Where the work is easier than in your first year, it's easier to digest the information too as you aren't trying to digest the academic content as well as the rules and regulations of academic offences. You can also use this time to join societies to make friends with similar interests as, in my Foundation year, I joined the LGBT society and the anime society to meet new people as I learned the stakes weren't particularly high.
It also teaches the benefits and ability of self study (VERY, VERY important at university as you're only taught perhaps 40% of what you actually need to know, the rest is self taught in revision purposes as putting something down you're not taught in class raises you to first class standard as opposed to just parroting what you've been taught in class). You are also not expected to use books but look into published literature (journals), particularly in years 2 and 3 as it's more emphasised as this is what actually counts towards your mark.
Downside of Foundation Year:
If for whatever reason, your daughter does not pass the Foundation year (plagiarism offence, not attaining a high enough mark etc...), they will not be permitted to progress onto the course they wish, which will in turn mean accruing student debt and effectively a "wasted" year. However, if you know what you're doing, this risk is fairly minimal.
An extra year in education can be seen as a downside for many, but as said previously, provides you many benefits as mentioned in a less stressful environment meaning you're more prepared going into the following first year of your course meaning you're more likely to attain higher marks as you're more prepared.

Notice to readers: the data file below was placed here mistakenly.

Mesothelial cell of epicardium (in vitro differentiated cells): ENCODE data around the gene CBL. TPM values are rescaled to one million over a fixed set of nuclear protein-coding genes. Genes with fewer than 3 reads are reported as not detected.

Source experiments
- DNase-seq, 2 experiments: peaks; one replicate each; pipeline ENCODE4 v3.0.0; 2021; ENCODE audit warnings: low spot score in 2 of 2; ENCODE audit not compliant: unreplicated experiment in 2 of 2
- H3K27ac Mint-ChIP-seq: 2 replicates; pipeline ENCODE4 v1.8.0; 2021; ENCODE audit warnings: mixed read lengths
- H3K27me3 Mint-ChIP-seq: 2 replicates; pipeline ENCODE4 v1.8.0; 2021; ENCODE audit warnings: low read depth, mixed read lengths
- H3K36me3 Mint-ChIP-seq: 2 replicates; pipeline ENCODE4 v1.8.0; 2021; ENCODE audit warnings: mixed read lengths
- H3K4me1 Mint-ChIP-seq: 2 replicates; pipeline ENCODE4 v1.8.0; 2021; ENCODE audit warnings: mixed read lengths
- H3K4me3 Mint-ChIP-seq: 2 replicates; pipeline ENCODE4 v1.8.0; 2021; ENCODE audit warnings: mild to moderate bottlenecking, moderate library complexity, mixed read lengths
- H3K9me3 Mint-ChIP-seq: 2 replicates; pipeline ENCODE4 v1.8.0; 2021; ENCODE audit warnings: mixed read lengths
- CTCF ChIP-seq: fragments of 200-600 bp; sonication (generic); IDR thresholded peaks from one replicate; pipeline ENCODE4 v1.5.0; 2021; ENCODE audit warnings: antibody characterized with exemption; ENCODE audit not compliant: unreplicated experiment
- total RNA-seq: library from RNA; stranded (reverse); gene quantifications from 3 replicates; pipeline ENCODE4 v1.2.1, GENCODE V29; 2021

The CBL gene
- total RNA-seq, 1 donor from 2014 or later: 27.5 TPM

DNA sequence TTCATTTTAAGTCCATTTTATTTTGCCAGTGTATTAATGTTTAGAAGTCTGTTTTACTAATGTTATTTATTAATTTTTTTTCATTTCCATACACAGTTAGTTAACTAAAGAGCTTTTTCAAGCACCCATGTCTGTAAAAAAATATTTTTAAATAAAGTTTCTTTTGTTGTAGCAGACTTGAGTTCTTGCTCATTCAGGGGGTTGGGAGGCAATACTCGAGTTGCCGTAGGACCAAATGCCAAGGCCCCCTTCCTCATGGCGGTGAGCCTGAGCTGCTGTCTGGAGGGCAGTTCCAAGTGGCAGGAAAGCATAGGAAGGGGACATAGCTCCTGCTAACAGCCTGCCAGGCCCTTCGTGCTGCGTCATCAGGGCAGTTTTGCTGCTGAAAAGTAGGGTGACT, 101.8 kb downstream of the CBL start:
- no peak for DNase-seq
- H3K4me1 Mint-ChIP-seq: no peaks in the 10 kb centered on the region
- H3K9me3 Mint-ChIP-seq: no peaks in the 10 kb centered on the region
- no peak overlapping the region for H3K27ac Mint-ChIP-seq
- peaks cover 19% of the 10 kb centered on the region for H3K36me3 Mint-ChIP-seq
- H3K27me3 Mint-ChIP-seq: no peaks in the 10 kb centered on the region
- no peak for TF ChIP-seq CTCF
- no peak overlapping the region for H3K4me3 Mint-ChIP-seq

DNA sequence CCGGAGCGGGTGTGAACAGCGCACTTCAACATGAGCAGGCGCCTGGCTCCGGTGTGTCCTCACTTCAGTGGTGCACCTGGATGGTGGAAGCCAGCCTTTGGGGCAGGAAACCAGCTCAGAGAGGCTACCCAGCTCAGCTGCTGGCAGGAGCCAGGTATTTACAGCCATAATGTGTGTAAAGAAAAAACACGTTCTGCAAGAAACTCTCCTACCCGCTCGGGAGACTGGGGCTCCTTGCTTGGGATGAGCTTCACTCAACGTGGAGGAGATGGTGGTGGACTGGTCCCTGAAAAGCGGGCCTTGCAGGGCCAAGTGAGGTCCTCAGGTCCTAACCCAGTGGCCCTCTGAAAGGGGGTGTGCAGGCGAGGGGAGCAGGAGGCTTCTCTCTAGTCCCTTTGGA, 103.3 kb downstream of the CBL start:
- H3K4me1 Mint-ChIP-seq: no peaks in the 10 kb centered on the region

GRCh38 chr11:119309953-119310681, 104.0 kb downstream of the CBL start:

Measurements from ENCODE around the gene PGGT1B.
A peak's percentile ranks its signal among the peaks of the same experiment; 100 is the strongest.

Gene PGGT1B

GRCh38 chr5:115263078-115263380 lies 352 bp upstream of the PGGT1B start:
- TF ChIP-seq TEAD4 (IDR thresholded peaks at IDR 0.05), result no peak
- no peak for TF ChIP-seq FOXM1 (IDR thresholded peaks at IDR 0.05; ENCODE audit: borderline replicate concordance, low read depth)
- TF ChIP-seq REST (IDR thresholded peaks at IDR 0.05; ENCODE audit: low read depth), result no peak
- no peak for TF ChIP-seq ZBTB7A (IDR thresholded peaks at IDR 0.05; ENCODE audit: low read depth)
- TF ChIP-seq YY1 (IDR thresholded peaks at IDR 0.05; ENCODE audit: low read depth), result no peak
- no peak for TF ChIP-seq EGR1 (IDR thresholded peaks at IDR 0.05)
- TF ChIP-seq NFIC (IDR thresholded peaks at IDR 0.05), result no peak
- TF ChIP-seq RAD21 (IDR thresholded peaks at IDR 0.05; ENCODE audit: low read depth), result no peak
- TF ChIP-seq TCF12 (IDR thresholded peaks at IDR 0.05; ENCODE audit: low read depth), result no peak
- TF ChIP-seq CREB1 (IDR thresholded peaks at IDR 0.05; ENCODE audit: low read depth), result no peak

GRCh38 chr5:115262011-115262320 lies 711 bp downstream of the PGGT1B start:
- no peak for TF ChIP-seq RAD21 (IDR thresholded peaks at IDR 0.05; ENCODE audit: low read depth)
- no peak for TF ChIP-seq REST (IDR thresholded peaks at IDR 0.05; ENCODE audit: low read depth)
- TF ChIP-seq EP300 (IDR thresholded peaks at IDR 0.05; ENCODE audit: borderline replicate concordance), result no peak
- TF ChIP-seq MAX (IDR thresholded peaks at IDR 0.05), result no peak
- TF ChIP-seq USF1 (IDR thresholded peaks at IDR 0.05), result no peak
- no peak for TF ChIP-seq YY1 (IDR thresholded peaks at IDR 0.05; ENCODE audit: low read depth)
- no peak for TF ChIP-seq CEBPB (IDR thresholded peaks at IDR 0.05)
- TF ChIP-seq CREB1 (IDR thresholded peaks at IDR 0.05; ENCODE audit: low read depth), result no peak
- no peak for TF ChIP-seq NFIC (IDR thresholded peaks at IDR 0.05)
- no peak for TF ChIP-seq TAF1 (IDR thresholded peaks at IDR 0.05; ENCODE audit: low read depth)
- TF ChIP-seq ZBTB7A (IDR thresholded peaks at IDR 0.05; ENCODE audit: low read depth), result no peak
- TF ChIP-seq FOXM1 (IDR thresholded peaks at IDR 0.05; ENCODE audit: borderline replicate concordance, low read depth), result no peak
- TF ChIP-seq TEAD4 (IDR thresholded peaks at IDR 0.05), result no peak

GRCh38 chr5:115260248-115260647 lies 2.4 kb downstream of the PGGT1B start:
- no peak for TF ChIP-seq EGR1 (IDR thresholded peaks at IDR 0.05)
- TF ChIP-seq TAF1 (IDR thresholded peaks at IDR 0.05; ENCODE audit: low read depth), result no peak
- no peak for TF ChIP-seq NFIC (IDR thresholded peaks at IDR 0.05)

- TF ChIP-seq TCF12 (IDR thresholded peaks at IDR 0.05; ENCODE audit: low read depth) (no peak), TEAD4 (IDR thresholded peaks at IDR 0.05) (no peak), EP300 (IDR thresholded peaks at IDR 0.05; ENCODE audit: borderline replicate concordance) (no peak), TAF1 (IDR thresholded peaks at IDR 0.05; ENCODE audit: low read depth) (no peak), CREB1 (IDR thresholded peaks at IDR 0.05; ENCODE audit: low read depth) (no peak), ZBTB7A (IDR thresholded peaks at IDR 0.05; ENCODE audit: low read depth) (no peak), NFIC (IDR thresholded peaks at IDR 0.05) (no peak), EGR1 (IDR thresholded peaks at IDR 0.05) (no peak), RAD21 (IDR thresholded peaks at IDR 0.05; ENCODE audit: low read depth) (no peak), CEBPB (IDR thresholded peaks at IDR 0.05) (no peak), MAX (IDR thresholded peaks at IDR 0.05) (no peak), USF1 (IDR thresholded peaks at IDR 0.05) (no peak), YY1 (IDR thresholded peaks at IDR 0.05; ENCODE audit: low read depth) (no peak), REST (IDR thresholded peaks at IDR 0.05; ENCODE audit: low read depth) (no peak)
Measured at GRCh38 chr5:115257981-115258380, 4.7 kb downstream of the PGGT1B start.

I have attached several screenshots of something I produced this year (please note this is only the first page of a 1,500 word essay on a Masters Level as it's all I have on hand right now) showing how to appropriately cite your work (according to my university as it has its own referencing system) as this prevents your work from getting rejected for, what's effectively theft. It also shows how important it is in a field of diagnostics to rule things out as 90% of your marks comes from the ability to rule out diagnosis instead of just giving the correct one,
I have anonymised my lecturer's names for the sake of privacy but kept the work the same (minus the very poor watermark), this piece of work (this is maybe 25% of what I submitted) achieved a distinction and was a 1,500 word essay for a case study.
EDIT:
I have removed one screenshot of the work produced as my work has not yet been signed off by an exam board (should be shortly though).
Case Study Page 1.PNG
Case Study Page 2.PNG


Thank you so much for taking the time to answer so fully and give a first hand account of your experience of a foundation year. This has given me reassurance that it would be a very good option should my daughter not get the required grades. Good luck with your studies and future career.